News consumption continues to change at pace. In recent years, we’ve seen print’s continuing decline, the rise, fall and then rise again of podcasts, and new media sites change the ways in which we engage with news via quizzes, “edgier” news reporting and more.
Ofcom’s latest report was particularly revealing when it came to online news consumption. Scrolling news: The changing face of online news consumption found that, for most respondents, online news simply meant consuming news on their smartphones, rather than a desktop or laptop.
Around three-quarters of the sample accessed online news primarily through smartphone devices, driven mainly through habit and convenience.
The report also found that we’re all slaves to our newsfeed – a format that has become ubiquitous thanks to social media. The infinite scroll we all know so well gives the impression of an endless supply of new content to consume, keeping us hooked for longer.
Credibility is king
Alongside this, we’ve seen uncertainty and arguably a lack of trust in news develop. Fake news has captured the imagination of people across the world as it has been drawn into debates around election results, celebrity gossip and more.
As a result, traditional media is having a bit of a comeback. In an uncertain world, with questionable news sources, credibility is becoming king.
And this is reflected in what we’re seeing from our clients at Harvard too. They are coming to us with a clear desire to reach their audiences through credible media outlets.
It doesn’t matter if you’re talking tech, business, economics or across verticals, whether it’s a feature in the Financial Times, a comment in a Computer Weekly, or a customer story with Marketing Week – it’s about being seen as an authority in a trusted media outlet.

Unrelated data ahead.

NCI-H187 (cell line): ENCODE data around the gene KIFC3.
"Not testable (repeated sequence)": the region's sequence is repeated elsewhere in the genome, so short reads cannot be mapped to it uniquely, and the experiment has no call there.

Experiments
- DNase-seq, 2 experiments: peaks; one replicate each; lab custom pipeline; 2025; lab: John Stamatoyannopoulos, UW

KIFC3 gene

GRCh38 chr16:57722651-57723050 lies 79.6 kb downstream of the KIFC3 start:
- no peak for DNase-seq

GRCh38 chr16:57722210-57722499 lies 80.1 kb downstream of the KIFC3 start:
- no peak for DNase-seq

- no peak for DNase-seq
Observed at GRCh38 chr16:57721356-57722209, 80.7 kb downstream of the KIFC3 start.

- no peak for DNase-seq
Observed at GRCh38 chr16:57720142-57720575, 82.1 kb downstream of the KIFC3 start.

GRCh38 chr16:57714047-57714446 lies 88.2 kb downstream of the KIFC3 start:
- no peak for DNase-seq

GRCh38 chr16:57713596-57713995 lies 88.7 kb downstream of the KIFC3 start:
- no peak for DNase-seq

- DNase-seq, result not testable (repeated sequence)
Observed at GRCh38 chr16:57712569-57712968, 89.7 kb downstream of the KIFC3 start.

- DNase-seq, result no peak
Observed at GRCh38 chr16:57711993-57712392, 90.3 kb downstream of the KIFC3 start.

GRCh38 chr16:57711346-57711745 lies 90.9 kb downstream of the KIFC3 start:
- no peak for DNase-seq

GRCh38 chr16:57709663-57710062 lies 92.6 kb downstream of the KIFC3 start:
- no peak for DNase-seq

Competition and innovation
Of course, competition for our eyeballs, clicks and money remains fierce, and being able to offer readers the best experience and the content they want is more important than ever. Media outlets continue to spend on getting this right.
A genuine giant in the world of news and information, Reuters recently revamped its news app to target professionals.
Building on the infinite scroll, it allows readers to explore content from 5,000 feeds across industries, companies, people and more. It essentially allows people to curate their own news feed in an extremely refined way.
That sounds like a lot of options, which might turn some people off. But, when you think that Reuters produce 5,500 stories a day, there’s a lot to filter through.
Traditional media FTW
As news continues to evolve and we see even more competition and innovation, and new trends emerge, traditional media looks to set to come out on top. Everybody loves a comeback.
Image sourced: Flickr